How to Make Vet Trips With Your Cat Easier

It’s a sad but true fact that cats get fewer visits to the vet’s office than their canine friends do. One of the main reasons for this is because often it’s quite the rigmarole to get them there, so owners give up trying. This exacerbates the issue of feline health in general because a regular check-up means that issues can be caught early and cured, and, in some cases, even prevented.

And, to make matters even worse, our feline friends are also very good at masking how they really feel so many don’t get the regular treatment they deserve as a result.

My colleague and very dear friend Dr. Marty Becker is spearheading a new movement to change the situation so that cats everywhere can experience fear-free vet visits and get the treatment and vet visits they justly deserve.

According to Dr. Becker, the Fear Free Movement, as it’s known, is really a two-way street. Getting you cat to the vet is only part of the issue. How they are received at the vet’s office is equally important!

In a recent article in Catster magazine, Dr. Becker said that the place to start is to make the cat carrier a home away from home so that your cat will be comfortable getting into it. The way to do that is to leave it lying around the home and leave it so your cat discovers it for herself. He suggests putting is somewhere where you know your cat will hang out and be tempted to investigate.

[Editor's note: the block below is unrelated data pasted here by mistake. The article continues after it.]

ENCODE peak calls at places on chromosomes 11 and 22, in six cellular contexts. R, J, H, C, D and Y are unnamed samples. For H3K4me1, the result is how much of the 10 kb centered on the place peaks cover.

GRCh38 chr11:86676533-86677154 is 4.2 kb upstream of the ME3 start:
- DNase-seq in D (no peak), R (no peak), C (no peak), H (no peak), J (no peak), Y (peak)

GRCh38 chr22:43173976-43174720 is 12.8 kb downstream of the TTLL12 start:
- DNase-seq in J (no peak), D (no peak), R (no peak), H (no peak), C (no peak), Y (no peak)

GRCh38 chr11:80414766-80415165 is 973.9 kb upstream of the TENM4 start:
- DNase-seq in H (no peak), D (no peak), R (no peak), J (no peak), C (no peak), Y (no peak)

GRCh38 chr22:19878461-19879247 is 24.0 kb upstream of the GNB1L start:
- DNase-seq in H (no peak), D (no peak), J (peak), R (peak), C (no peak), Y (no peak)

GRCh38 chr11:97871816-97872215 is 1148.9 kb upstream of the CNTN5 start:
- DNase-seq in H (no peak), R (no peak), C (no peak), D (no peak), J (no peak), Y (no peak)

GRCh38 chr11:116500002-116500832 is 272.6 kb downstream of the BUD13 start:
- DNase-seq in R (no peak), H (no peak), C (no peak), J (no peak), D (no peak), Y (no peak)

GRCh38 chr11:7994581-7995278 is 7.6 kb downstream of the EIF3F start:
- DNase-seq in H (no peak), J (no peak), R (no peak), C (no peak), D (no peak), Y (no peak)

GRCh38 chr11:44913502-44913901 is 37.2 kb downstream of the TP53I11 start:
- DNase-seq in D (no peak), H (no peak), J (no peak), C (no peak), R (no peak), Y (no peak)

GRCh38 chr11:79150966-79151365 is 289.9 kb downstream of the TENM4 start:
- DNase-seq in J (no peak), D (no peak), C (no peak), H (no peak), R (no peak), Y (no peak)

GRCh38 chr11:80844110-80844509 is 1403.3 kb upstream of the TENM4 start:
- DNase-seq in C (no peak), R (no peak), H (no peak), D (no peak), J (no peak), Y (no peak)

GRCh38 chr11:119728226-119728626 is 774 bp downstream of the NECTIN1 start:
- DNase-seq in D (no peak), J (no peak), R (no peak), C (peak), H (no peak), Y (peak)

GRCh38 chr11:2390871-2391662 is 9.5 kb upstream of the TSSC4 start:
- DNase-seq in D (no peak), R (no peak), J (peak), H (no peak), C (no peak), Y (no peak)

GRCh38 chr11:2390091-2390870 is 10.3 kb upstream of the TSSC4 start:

Also plug in a diffuser of pheromones that replicate what a mother cat naturally emits to calm her babies. You can also spray pheromones into the carrier to keep the Zen state in place in transit. The SENTRY Calming Spray makes it easy to re-spray the carrier before the trip home, too. (Be sure to spray before you place your cat in the carrier.) While the carrier needs to be secure in the car (the floor of the back passenger seat offers little room to project forward if you suddenly have to brake), at the same time, make sure it’s a smooth ride. Soothing music in the car can help, also.

Many veterinarians are now beginning to practice fear-free medicine for their feline patients. This includes having a separate secluded waiting room so that canines waiting their turn in the general waiting room do not spook cats. Some even arrange that you go straight into the consulting room from the car. If your cat is particularly fearful, ask your vet’s office if this can be arranged.

There are also compression wraps and prescription medications that can help your cat feel less anxious about the trip to the vet. If so, request medication in advance of the visit so that you can give it at home before you leave.

Yes, a trip to the vet can be a battle of wills. But it’s very important that you win each and every time. Cats may rule – but when it comes to their health, you have to over-rule.

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